Minimize red cell transfusion — Red cell transfusions are associated with increased SSI rates among hospitalized patients [143]. Compared with more liberal transfusion strategies, restrictive transfusion (ie, at a lower hemoglobin level) reduces the risk of SSI. Transfusion thresholds and other operative strategies to minimize blood loss are discussed separately. (See "Indications and hemoglobin thresholds for red blood cell transfusion in the adult" and "Surgical blood conservation: Blood salvage" and "Surgical blood conservation: Acute normovolemic hemodilution".)

Glucose control — Perioperative hyperglycemia has been associated with an increased risk of infection. Issues related to perioperative glucose control are discussed separately. (See "Perioperative management of blood glucose in adults with diabetes mellitus", section on 'Glycemic targets' and "Perioperative management of blood glucose in adults with diabetes mellitus", section on 'Postoperative'.)

SURGICAL TECHNIQUE — Surgical techniques that have been used to reduce the risk of SSI include various forms of topical and local antibiotic delivery and barrier devices to protect the wound.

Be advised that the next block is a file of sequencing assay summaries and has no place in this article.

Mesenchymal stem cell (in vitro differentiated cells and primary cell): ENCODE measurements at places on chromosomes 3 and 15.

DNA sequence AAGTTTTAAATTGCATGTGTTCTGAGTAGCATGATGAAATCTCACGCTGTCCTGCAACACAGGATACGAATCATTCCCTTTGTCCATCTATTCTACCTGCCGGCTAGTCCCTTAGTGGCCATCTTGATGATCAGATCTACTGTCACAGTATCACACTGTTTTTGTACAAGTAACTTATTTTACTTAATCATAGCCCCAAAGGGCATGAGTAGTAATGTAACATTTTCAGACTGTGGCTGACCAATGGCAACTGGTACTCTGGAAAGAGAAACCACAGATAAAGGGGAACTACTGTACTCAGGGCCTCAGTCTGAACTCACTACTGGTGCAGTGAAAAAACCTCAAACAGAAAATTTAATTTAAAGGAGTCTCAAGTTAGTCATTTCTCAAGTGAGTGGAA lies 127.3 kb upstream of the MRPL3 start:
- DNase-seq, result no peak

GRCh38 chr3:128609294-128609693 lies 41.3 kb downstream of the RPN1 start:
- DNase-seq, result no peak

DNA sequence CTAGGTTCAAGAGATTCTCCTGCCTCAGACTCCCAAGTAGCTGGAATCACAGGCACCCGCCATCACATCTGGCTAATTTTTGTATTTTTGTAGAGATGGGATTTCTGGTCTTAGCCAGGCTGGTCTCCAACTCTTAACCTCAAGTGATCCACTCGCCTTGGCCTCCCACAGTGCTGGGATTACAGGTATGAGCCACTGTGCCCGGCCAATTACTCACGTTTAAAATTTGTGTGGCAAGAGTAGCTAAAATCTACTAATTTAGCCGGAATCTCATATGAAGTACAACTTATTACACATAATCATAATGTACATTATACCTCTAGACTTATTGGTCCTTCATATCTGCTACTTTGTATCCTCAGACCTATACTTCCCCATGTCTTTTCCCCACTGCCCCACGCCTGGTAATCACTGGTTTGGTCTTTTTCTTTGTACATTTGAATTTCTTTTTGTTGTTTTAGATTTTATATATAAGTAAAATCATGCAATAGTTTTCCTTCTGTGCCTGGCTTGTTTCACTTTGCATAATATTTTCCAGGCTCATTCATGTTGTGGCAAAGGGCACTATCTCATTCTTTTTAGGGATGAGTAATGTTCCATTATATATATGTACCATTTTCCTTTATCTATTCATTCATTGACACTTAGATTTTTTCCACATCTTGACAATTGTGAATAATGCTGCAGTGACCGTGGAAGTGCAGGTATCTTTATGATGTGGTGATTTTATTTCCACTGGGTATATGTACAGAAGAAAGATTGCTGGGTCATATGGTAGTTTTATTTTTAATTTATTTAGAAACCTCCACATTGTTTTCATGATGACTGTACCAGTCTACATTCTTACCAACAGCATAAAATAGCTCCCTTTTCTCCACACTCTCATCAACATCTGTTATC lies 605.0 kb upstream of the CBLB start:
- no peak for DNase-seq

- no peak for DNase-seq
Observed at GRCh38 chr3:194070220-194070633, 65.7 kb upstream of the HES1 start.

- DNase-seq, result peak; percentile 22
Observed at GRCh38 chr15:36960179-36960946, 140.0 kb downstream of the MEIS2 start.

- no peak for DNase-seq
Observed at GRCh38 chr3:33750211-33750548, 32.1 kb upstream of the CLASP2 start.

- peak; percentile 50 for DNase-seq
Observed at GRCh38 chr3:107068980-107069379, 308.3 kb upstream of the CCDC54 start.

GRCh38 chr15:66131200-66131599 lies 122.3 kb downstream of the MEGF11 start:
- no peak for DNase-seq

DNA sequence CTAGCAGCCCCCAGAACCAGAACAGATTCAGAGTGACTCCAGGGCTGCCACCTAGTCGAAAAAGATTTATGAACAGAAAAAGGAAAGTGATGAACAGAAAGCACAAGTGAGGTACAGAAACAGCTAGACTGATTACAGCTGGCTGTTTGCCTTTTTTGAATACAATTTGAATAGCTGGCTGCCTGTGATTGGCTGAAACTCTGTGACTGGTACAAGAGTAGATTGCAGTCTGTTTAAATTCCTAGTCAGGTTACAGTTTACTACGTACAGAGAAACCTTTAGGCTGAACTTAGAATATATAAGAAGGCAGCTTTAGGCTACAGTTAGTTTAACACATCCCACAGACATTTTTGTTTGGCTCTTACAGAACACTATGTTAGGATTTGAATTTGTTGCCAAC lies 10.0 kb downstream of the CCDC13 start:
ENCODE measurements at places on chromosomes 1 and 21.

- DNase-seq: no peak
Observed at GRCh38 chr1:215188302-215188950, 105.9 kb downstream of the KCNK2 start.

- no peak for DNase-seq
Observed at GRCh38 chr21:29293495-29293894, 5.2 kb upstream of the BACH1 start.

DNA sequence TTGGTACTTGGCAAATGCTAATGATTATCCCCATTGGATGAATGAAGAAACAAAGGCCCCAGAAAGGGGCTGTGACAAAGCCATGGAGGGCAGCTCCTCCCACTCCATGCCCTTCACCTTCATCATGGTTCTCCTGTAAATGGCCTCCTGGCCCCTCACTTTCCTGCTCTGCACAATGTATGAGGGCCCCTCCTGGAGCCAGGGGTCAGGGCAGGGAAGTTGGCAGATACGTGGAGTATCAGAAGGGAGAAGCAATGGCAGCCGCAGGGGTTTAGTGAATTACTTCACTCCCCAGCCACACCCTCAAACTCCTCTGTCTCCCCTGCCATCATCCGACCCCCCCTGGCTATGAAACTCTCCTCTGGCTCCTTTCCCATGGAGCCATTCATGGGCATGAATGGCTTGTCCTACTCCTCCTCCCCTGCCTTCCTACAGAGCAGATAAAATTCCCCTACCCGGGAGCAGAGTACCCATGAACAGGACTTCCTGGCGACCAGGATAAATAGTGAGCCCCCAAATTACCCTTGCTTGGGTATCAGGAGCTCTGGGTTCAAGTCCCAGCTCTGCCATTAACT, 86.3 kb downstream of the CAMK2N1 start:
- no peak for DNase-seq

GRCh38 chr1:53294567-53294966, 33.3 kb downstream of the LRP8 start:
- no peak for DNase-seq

While good surgical technique may help reduce SSI, there is minimal evidence to support a direct link between a specific technique and the risk of a SSI. Such practices include gentle traction, effective hemostasis, removal of devitalized tissues, minimization of electrocautery to avoid thermal spread, obliteration of dead space, irrigation of tissues with saline to avoid excessive drying, wound closure without tension to avoid ischemia, and judicious use of closed-suction drains [4,144]. (See "Principles of abdominal wall closure".)